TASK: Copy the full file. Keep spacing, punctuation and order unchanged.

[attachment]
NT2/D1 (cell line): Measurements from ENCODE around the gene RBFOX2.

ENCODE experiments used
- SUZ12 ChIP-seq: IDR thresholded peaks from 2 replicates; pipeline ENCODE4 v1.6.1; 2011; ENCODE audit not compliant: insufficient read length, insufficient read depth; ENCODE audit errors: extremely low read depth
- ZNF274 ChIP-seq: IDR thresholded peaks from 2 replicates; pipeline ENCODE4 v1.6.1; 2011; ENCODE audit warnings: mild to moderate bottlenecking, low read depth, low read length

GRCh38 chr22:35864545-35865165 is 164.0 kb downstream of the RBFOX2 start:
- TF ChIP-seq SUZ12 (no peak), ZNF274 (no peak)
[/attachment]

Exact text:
NT2/D1 (cell line): Measurements from ENCODE around the gene RBFOX2.

ENCODE experiments used
- SUZ12 ChIP-seq: IDR thresholded peaks from 2 replicates; pipeline ENCODE4 v1.6.1; 2011; ENCODE audit not compliant: insufficient read length, insufficient read depth; ENCODE audit errors: extremely low read depth
- ZNF274 ChIP-seq: IDR thresholded peaks from 2 replicates; pipeline ENCODE4 v1.6.1; 2011; ENCODE audit warnings: mild to moderate bottlenecking, low read depth, low read length

GRCh38 chr22:35864545-35865165 is 164.0 kb downstream of the RBFOX2 start:
- TF ChIP-seq SUZ12 (no peak), ZNF274 (no peak)